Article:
Biden’s State of the Union Address to Congress Will Be a Pro-Trump Trade Regime

Biden’s State of the Union Address to Congress Will Be a Pro-Trump Trade Regime

Biden’s energy policies hurting US, Europe: Here’s the fix

By Chris Hohn

13 December 2017

On Tuesday, Vice President Joe Biden will deliver his final State of the Union address to Congress, at a time when his energy policies are hurting America and Europe.

The speech marks the end of Biden’s presidency, and the beginning of the next four years of the Trump presidency. On the heels of the disastrous rollout of the Obamacare repeal bill, and the subsequent destruction of the US economy with Trump’s trade wars, Biden plans to take a much tougher line on Russia and Iran.

All of President Obama’s and former Vice President Biden’s foreign policy initiatives—the Middle East peace process, the Iran nuclear deal, NATO expansion, the war on terrorism—have been destroyed by Trump and the Republican party.

There’s no doubt that Biden will attempt to take advantage of his final address to Congress to advocate for the establishment of a pro-Trump trade regime to replace the Obama-era system of international trade. His speech before the Senate Foreign Relations Committee will be a carefully crafted effort to build support for the Trans-Pacific Partnership (TPP), a massive free trade agreement being negotiated by the Obama administration.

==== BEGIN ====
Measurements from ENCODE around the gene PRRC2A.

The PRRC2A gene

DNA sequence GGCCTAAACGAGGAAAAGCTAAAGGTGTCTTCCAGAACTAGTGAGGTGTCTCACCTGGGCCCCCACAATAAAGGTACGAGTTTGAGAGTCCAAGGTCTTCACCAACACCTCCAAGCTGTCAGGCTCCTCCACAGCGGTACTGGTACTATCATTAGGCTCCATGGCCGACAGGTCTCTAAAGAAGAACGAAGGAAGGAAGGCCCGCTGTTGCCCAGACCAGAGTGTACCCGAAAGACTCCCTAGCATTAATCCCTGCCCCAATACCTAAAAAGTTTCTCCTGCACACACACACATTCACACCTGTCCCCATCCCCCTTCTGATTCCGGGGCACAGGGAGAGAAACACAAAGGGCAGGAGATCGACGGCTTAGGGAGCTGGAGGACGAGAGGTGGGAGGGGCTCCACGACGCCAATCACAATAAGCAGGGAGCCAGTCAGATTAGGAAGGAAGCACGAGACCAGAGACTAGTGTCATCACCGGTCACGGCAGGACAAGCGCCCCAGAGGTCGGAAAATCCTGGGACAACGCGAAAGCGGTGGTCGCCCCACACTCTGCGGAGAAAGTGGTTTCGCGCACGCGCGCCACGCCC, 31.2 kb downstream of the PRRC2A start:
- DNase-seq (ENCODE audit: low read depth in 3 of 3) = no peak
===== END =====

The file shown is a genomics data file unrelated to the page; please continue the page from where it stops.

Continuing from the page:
The aim is to bury the TPP—the product of over a decade of negotiations in secret (and only after years of intense lobbying by the US Chamber of Commerce) and to use the State of the Union address to force Congress to ratify it.

The TPP agreement, which is expected to be signed by the Trump Administration, is being sold as the Obama administration’s end game in its pursuit of the Trans-Pacific Partnership (TPP). TPP was first proposed in February of 2013 at the end of Obama’s first term as president. The Obama administration repeatedly promised that they would sign it once it was passed by Congress.

Obama had initially planned to sign the TPP agreement in late 2015, but was forced to delay the agreement after the Japanese-American Citizens Union (JACU, one of the two trade associations that were instrumental in drafting the TPP,

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